Physiotherapy improves your physical condition by restoring normal
body functions and prevents disability that may arise from disease, trauma or injury.
Your physiotherapist has a thorough understanding of how the body works gained from many years of rigorous academic study and practical experience. Physiotherapy encompasses posture, balance and movement, knowledge of diseases, injury and the healing process.
A qualified physiotherapist is a trained medical practitioner and you do not need to be referred by a doctor to see a physiotherapist. Once they are certified and registered, physiotherapists can pursue the designation of clinical specialist.
certifies physiotherapists who have focused their careers and can demonstrate advanced clinical competence, leadership, continuing professional development and involvement in research in a specific area of practice.
Candidates for the clinical specialist designation must have a minimum of five years of applied clinical experience and a minimum of 300 clinical contact hours per year for the past five years in the clinical specialty area.
Physiotherapists work in concert with other healthcare professionals, and physicians may recommend a course of physiotherapy after an injury, surgery (e.g., hip replacements) or such health issues as heart attacks or strokes.
As professionals, physiotherapists are experts at providing physiotherapy treatment for:
● Preventing injury and disability
● Managing acute and chronic conditions
● Improving and maintaining optimal physical performance
● Rehabilitating injury and the effects of disease or disability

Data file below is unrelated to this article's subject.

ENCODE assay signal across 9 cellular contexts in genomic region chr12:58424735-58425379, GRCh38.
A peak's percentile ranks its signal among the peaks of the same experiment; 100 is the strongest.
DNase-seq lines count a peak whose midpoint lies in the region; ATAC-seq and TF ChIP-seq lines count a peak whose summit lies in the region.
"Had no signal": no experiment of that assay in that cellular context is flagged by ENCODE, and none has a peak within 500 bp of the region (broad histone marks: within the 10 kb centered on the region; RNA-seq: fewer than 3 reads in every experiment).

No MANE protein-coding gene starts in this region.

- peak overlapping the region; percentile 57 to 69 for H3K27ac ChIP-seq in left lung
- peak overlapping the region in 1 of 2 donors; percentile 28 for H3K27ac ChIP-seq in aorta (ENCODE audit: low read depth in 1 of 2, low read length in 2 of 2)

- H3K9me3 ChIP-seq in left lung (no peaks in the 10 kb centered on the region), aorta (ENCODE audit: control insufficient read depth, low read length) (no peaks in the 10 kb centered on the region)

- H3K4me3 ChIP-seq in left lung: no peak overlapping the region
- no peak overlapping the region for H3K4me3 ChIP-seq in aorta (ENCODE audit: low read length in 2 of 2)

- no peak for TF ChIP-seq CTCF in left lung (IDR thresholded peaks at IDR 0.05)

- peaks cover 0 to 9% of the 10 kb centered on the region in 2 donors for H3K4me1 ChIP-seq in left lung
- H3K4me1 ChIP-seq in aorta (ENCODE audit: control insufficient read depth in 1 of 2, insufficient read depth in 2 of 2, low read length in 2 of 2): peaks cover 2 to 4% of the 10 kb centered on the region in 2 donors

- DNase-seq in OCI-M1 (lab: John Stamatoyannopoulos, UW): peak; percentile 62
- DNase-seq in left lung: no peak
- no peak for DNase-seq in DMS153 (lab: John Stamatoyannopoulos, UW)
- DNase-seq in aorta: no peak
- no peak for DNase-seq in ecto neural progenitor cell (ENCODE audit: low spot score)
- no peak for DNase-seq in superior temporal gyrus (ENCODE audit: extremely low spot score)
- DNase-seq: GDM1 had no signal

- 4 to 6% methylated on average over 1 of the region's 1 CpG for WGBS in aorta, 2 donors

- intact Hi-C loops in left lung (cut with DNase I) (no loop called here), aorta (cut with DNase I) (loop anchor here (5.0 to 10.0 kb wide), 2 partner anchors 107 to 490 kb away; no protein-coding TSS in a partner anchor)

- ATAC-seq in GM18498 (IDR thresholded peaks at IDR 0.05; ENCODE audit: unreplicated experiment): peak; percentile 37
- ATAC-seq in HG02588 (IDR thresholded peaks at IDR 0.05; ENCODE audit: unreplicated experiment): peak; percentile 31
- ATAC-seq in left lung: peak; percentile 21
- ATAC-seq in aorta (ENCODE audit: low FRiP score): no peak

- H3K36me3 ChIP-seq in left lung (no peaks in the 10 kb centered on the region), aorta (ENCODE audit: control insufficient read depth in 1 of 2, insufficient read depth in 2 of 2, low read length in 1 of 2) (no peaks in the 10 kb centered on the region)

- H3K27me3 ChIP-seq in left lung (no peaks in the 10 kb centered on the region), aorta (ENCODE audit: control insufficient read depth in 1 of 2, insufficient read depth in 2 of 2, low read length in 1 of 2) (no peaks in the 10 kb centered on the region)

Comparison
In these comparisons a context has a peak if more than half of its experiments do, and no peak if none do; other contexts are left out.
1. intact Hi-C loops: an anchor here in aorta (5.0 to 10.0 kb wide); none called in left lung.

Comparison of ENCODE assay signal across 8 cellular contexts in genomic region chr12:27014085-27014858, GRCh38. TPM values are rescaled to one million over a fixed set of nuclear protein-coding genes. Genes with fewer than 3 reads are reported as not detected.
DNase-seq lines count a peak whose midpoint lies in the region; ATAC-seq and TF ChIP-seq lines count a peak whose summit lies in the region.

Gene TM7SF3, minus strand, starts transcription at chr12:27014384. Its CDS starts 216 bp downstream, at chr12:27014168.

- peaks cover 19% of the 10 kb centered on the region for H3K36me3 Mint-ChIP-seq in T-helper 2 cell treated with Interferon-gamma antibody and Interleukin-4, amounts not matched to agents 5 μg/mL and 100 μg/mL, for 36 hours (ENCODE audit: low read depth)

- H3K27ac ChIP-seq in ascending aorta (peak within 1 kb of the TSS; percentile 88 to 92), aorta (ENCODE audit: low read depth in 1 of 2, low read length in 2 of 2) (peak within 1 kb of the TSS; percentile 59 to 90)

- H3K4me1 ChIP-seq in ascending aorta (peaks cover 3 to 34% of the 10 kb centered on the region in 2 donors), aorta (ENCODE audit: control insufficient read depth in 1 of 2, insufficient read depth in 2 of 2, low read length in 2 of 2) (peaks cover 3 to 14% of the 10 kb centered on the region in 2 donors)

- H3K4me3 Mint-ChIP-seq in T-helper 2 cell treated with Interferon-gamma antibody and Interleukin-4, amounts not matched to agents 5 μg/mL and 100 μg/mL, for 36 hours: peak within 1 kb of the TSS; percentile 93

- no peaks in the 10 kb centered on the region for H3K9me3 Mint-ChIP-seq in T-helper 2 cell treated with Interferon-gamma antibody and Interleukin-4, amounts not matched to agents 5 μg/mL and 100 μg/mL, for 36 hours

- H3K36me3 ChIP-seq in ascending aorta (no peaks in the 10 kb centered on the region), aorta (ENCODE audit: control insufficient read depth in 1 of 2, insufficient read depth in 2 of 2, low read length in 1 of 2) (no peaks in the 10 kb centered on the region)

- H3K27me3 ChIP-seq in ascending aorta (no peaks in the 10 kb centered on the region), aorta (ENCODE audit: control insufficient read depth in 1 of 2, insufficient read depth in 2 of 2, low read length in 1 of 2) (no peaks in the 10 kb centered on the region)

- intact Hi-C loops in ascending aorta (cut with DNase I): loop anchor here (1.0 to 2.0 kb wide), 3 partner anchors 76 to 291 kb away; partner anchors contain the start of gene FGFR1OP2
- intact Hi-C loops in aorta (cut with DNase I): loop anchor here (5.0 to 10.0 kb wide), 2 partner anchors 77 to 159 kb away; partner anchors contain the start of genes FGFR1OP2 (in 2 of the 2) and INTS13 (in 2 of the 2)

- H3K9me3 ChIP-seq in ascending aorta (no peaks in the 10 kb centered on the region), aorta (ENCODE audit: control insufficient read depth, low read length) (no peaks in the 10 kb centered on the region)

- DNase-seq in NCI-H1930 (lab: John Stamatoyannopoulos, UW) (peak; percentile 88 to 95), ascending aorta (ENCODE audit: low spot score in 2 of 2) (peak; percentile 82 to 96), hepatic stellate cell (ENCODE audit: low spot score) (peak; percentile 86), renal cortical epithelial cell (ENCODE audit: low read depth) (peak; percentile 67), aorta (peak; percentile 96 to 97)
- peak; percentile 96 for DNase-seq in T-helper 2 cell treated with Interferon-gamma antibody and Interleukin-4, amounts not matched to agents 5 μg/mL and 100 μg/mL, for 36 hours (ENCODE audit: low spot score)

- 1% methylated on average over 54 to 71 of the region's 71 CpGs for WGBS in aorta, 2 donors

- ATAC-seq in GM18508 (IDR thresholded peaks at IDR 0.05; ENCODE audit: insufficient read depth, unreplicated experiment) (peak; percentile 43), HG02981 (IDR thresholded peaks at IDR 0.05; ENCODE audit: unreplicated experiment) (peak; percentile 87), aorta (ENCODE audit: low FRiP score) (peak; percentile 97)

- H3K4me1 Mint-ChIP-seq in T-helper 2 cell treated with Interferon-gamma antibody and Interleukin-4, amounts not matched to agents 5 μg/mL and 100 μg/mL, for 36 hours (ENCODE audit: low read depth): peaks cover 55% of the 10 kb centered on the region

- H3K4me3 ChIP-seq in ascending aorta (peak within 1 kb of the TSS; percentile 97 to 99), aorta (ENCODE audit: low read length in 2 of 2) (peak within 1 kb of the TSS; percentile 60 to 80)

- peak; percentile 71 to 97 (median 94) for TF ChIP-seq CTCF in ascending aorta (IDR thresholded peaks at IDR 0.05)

● Educating patients to prevent re-occurrence of an injury.
● Patients may be referred to or seek assistance from a physiotherapist
for a variety of health issues and receive valuable assistance.
providing support, prevention and rehabilitation for people suffering from diseases and injuries that affect the heart and lungs, such as asthma, Cancer, palliative care
treating, managing or preventing fatigue, pain, muscle and joint stiffness, and deconditioning.
Managing and preventing incontinence and pelvic floor dysfunction.
● Women’s health concerns:
addressing health issues surrounding pregnancy, birth, post-partum care, breastfeeding, menopause, bedwetting, prolapsed, loss of bladder or bowel control.
preventing and treating clients with musculoskeletal conditions such as neck and back pain.
promoting movement and quality of life in patients who have had severe brain or spinal cord damage from trauma, or who suffer from neurological diseases such as stroke, Parkinson’s disease and multiple sclerosis.
Helping patients prevent or manage acute or chronic orthopedic conditions such as arthritis and amputations.
Managing or preventing pain and its impact on function in patients.
● Physiotherapy Techniques:
Physiotherapists employ a variety of techniques, depending on the nature of the injury or problem they are treating.